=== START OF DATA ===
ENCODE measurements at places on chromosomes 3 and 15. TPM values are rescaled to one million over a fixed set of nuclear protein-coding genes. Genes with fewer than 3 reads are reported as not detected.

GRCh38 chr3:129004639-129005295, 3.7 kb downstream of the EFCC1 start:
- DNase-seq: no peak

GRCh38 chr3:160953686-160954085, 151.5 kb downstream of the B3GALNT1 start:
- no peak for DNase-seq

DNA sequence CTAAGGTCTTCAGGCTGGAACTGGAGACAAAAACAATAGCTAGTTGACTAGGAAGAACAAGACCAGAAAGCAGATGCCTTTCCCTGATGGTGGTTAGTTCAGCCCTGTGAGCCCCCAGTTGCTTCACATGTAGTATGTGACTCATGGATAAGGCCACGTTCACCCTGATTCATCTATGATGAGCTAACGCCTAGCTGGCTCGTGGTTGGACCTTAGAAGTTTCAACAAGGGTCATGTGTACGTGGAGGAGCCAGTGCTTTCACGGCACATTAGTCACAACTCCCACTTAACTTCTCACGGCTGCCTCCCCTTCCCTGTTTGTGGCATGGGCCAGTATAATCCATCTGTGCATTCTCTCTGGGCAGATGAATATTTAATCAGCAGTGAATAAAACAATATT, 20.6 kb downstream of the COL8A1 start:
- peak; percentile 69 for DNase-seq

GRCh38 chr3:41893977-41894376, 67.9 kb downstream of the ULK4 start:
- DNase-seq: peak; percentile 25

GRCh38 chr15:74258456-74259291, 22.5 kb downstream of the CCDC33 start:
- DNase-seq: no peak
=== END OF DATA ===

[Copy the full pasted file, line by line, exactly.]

ENCODE measurements at places on chromosomes 3 and 15. TPM values are rescaled to one million over a fixed set of nuclear protein-coding genes. Genes with fewer than 3 reads are reported as not detected.

GRCh38 chr3:129004639-129005295, 3.7 kb downstream of the EFCC1 start:
- DNase-seq: no peak

GRCh38 chr3:160953686-160954085, 151.5 kb downstream of the B3GALNT1 start:
- no peak for DNase-seq

DNA sequence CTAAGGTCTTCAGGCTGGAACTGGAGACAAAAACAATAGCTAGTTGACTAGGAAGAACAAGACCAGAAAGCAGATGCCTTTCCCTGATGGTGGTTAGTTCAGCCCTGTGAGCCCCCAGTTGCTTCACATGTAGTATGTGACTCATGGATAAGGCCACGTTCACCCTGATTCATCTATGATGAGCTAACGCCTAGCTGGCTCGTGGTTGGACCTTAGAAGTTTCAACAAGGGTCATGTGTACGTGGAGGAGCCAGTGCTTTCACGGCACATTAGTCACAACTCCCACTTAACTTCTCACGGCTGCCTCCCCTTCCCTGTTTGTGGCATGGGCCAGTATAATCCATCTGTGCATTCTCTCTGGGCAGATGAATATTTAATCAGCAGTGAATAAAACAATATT, 20.6 kb downstream of the COL8A1 start:
- peak; percentile 69 for DNase-seq

GRCh38 chr3:41893977-41894376, 67.9 kb downstream of the ULK4 start:
- DNase-seq: peak; percentile 25

GRCh38 chr15:74258456-74259291, 22.5 kb downstream of the CCDC33 start:
- DNase-seq: no peak